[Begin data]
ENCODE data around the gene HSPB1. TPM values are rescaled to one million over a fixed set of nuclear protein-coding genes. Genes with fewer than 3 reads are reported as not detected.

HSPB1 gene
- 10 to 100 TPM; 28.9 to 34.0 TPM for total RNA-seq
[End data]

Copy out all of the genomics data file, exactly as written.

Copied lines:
ENCODE data around the gene HSPB1. TPM values are rescaled to one million over a fixed set of nuclear protein-coding genes. Genes with fewer than 3 reads are reported as not detected.

HSPB1 gene
- 10 to 100 TPM; 28.9 to 34.0 TPM for total RNA-seq